Charles Burney

The Present State of Music in France and Italy (2nd, corrected edition)

London: T. Becket and Co., 1773


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ther serious or comic; so that England,
where we have both in great perfection,
in the Italian language, composed and
performed by Italians, may be said to be
a better school for a young composer
than France; at least his taste, if already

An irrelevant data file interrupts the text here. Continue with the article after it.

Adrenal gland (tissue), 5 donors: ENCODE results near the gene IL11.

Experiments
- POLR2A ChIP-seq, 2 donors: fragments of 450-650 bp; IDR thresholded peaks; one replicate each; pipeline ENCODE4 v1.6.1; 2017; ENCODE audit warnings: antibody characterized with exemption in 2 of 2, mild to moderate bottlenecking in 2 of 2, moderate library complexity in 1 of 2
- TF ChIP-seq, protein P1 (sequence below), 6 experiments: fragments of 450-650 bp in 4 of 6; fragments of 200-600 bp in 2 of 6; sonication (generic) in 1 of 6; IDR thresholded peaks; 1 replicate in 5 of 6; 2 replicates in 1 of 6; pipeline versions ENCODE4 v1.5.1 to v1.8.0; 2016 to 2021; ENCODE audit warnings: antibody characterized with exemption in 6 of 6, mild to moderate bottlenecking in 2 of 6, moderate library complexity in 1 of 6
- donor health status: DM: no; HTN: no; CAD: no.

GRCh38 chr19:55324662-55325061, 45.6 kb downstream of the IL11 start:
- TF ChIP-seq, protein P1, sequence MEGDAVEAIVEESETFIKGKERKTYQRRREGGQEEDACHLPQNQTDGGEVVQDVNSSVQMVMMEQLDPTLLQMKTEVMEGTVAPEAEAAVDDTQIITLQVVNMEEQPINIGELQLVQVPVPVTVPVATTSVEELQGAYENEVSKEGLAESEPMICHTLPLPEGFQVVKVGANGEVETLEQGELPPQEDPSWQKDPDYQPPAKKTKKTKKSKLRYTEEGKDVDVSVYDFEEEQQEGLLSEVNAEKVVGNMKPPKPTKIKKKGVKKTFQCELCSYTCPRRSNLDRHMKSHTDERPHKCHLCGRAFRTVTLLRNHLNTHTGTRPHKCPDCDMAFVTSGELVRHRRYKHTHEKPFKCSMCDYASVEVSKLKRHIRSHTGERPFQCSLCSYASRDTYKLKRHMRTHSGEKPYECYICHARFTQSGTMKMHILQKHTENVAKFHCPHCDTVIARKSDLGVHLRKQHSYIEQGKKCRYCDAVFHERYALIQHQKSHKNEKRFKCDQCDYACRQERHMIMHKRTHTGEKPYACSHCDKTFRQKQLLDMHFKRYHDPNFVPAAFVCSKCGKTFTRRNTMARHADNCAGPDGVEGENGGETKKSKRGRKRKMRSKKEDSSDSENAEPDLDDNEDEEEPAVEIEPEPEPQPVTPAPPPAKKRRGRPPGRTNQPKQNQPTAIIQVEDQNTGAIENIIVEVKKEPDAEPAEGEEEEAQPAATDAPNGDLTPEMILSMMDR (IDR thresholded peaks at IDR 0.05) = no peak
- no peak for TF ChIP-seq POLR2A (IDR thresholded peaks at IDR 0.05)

formed upon that of Italy, is less likely
to be vitiated and depraved in a country
where good singing may frequently be
heard, than in one where it is hardly too
much to say, it is never to be heard at
the theatres.


From the vicinity of this place to
Italy, it was natural to suppose that the
music would have been tinctured rather
more with the Italian gusto than at Paris;
but, on the contrary, what is bad at
Paris, is worse here. At the theatre,
which is a very pretty one, the singing
is detestable: I was entertained how-
ever at a coffee-house by an Italian
family, who, I am certain, were never